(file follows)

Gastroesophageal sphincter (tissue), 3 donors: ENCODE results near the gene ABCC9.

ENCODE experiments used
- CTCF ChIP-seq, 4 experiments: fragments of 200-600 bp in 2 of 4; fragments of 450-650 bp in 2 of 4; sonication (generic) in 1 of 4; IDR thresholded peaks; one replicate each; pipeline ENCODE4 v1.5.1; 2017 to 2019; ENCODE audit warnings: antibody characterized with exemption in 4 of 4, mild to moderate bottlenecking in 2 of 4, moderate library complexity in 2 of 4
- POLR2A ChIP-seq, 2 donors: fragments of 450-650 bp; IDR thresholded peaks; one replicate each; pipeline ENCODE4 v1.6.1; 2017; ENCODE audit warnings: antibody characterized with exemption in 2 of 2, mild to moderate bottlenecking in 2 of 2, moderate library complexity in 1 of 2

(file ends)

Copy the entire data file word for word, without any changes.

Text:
Gastroesophageal sphincter (tissue), 3 donors: ENCODE results near the gene ABCC9.

ENCODE experiments used
- CTCF ChIP-seq, 4 experiments: fragments of 200-600 bp in 2 of 4; fragments of 450-650 bp in 2 of 4; sonication (generic) in 1 of 4; IDR thresholded peaks; one replicate each; pipeline ENCODE4 v1.5.1; 2017 to 2019; ENCODE audit warnings: antibody characterized with exemption in 4 of 4, mild to moderate bottlenecking in 2 of 4, moderate library complexity in 2 of 4
- POLR2A ChIP-seq, 2 donors: fragments of 450-650 bp; IDR thresholded peaks; one replicate each; pipeline ENCODE4 v1.6.1; 2017; ENCODE audit warnings: antibody characterized with exemption in 2 of 2, mild to moderate bottlenecking in 2 of 2, moderate library complexity in 1 of 2